WEDNESDAY, Jan. 16, 2019 (HealthDay News) — For African-American patients with hepatocellular carcinoma (HCC) undergoing liver transplantation, donor-recipient race matching is associated with improved survival, according to a study published online Jan. 10 in the Journal of the American College of Surgeons.
Jack P. Silva, from the Medical College of Wisconsin in Milwaukee, and colleagues examined the effect of donor-recipient race matching on overall survival after liver transplantation among adult African-American patients with HCC. Using the Organ Procurement and Transplantation Network database, adult African-American patients with HCC undergoing liver transplantation were identified. Patients were classified according to whether the liver donor was African-American (matched) or another race (unmatched).
The researchers found that 23.5 percent of the 1,384 African-American patients were matched by race. Compared with the unmatched cohort, matched patients had significantly better median overall survival (135 versus 78 months). The adjusted hazard ratio was 0.66 for race-matched transplantation in multivariate analysis. Improved five-year survival was also seen for matched patients (64.2 versus 56.9 percent).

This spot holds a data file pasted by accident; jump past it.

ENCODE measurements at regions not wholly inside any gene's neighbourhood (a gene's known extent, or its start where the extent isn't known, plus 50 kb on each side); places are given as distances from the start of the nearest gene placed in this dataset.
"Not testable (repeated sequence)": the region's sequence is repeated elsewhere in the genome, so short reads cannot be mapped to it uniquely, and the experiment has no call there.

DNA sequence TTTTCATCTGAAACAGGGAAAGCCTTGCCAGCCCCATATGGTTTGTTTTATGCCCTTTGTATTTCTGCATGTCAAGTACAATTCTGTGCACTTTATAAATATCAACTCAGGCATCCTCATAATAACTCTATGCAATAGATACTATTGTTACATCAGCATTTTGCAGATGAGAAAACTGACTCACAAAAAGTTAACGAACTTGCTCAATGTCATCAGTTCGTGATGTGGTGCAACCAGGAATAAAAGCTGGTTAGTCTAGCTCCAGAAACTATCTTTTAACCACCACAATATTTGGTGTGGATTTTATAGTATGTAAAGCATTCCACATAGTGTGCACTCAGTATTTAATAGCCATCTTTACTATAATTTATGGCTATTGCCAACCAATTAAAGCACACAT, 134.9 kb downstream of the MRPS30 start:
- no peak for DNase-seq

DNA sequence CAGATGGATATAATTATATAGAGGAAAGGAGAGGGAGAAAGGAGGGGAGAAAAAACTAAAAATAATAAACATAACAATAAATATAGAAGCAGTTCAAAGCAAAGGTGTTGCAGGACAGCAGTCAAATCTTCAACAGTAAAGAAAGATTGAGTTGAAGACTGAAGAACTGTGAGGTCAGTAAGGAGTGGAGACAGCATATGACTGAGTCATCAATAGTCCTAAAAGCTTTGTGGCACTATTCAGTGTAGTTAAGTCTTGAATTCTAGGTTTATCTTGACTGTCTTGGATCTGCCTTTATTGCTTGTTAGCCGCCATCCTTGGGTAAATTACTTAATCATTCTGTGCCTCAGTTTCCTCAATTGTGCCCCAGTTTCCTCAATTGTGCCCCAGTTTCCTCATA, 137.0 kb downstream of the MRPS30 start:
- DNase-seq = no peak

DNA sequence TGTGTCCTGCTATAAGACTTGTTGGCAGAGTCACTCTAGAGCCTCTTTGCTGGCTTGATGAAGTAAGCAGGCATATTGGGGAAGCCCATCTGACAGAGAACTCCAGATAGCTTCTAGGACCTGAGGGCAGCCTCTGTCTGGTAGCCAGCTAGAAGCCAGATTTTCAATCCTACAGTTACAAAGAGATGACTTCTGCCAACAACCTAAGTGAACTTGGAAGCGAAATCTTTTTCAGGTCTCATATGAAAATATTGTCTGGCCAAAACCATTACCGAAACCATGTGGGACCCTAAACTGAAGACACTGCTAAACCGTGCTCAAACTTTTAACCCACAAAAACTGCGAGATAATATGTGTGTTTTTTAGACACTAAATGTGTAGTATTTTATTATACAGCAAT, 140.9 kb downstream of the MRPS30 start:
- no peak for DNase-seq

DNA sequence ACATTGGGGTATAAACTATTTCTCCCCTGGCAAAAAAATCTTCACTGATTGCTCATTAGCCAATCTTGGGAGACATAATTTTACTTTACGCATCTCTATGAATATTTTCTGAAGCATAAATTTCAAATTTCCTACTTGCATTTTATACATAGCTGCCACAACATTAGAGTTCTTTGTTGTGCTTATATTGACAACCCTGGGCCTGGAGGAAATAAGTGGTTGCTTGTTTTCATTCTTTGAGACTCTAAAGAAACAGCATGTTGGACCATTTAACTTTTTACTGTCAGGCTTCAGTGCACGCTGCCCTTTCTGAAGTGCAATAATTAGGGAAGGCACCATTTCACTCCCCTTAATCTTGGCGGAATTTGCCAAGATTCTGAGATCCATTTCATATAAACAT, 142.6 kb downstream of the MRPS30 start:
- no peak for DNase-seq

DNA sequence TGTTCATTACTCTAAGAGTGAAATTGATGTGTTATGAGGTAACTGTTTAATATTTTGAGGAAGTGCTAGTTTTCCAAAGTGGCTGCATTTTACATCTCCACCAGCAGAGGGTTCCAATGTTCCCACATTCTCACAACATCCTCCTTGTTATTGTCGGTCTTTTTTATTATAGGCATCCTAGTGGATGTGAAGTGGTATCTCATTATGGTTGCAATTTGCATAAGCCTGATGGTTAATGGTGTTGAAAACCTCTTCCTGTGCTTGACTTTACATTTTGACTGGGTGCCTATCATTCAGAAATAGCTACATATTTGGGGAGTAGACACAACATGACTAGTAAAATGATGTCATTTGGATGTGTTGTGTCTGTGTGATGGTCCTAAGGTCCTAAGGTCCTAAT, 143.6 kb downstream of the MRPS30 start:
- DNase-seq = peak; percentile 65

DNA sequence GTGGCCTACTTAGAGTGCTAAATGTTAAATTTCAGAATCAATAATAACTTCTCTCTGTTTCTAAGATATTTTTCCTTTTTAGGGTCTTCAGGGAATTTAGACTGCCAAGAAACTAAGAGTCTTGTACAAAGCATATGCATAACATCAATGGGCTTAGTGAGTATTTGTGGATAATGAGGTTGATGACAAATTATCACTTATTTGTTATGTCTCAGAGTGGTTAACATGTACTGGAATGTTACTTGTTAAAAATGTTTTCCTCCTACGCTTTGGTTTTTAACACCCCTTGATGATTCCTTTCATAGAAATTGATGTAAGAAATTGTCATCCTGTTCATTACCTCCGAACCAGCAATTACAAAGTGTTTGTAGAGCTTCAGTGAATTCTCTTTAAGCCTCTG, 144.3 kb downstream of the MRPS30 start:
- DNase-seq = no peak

“Despite prior studies linking African-American donor race to worse outcomes, this finding does not apply to African-American recipients,” the authors write. “For African-Americans with HCC eligible for liver transplantation, donor race-matching may aid in future organ allocation, as it is associated with improved long-term survival.”
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